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Fostering Breakthrough Thinking for Stronger Bottom-Line Results

When we asked about the difference between creativity and innovation, Kevin E. O’Connor, CSP and Consultant at Kevin E. O’Connor & Associates, Ltd., who credited his understanding to Nido Qubein, President of High Point University, offered, “Creativity is doing something in a different way; innovation is doing something in a better way. In our healthcare environment, better is better, and we get there with ideas that prompt us to think differently.”

Though in the typically complex healthcare environment, O’Connor notes that breakthrough thinking is not the result of leaders being the smartest or most commanding person in the room, nor is it imitating a particular process or trying the same methods over and over. Breakthrough thinking comes from leaders being the best facilitator they can be, and listening deeply with intent and curiosity. He states the leader is “the chef, mixing the people who will have the ideas they don’t yet think they have. It is the way they facilitate the meeting that will produce the results.”

Of course, innovation doesn’t start with a focus on the here and now. Innovation requires influencing a team to look beyond the current perspective and instead, keep a continuous intent toward future opportunities, and positively affecting those outcomes. Naturally, in an environment where the day-to-day demands can be so high, reorienting a team’s focus to the future can be met with roadblocks. To avoid some of the more common pitfalls to creativity and innovative thinking, O’Connor suggests three guiding principles:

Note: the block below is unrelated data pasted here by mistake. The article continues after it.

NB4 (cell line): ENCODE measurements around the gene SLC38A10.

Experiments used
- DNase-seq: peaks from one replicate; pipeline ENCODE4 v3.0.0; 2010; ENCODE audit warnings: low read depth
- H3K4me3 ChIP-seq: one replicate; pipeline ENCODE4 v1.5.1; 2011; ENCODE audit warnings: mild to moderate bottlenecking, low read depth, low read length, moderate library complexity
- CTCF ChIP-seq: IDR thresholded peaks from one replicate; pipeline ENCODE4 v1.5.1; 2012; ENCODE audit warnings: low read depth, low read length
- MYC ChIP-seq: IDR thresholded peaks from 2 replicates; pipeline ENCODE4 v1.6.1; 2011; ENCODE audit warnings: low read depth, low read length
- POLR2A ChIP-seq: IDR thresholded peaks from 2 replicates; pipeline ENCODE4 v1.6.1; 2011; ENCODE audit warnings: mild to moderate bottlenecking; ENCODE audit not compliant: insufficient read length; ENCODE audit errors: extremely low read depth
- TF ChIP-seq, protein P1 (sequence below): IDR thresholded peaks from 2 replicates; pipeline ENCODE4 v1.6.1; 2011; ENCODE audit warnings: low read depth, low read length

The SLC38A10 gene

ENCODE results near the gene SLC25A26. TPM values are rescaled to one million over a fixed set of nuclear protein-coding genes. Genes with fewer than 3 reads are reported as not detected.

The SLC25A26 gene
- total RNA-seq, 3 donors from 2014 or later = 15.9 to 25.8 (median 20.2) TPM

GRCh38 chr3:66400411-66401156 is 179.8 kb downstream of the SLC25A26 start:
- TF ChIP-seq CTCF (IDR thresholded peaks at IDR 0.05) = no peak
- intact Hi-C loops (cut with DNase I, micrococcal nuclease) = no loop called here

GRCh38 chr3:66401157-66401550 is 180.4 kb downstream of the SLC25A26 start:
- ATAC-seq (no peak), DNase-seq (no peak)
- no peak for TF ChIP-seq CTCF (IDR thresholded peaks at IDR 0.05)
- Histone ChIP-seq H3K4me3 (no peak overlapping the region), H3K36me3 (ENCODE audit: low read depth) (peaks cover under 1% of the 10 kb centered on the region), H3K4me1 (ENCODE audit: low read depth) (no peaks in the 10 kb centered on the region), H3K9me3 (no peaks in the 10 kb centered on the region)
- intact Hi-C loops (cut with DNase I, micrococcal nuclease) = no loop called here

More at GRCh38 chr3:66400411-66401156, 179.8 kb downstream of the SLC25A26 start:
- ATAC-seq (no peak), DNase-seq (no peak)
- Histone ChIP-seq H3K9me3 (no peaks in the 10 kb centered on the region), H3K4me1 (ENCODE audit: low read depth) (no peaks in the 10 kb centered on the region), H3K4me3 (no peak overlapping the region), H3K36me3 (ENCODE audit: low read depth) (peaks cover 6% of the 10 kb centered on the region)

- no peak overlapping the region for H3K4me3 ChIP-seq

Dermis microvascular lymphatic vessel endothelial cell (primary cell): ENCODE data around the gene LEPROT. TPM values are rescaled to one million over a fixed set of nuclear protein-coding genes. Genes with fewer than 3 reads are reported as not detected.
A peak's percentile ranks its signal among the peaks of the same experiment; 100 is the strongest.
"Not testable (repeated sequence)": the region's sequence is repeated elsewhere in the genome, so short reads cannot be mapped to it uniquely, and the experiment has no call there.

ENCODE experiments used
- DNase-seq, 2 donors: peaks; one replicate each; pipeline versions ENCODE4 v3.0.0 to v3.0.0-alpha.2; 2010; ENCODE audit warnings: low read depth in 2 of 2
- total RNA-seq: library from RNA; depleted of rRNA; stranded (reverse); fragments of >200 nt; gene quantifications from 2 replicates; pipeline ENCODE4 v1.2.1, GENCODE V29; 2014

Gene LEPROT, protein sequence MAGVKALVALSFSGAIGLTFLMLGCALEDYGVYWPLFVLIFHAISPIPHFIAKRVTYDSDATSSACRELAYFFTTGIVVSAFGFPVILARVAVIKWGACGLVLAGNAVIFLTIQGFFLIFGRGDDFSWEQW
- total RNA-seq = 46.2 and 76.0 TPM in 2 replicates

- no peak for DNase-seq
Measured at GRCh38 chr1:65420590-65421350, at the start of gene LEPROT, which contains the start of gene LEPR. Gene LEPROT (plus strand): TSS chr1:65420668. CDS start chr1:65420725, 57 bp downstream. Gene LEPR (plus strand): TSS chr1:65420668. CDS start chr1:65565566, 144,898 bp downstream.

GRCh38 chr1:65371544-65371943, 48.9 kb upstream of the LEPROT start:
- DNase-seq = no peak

• Focus on being useful vs. striving for perfection
  • Commit to being fully present at all meetings
  • Avoid trying to change others without a willingness for self-change

In addition, to foster breakthrough thinking, O’Connor suggests leaders try to rethink meetings altogether and make meetings more interesting by getting rid of tables, one-hour timetables, staying seated and PowerPoint presentations. “Don’t be ordinary, don’t be boring, don’t ‘report out’…and have really good food!”

He also encourages leaders to tap into “drive-by” meetings, especially with physicians who have little time or inclination to sit for an hour-long meeting. “Catch them in the hall and plant a seed.”

Finally, O’Connor reminds leaders to not work to make team members happy, but to recognize that what they really want is to be included and a part of the process. “Involve early and often. A major complaint of team members is inconsistent communication, lack of notice, and being ‘told’ what to do.”

Experience this breakthrough thinking firsthand! Join O’Connor for Possibilities, Probabilities and Creative Solutions: Breakthrough Thinking for Complex Environments, July 30—31 at the New York Cluster. During this highly interactive seminar, O’Connor equips participants with practical tools designed to improve their team’s innovative thinking, future outcomes and bottom-line results.

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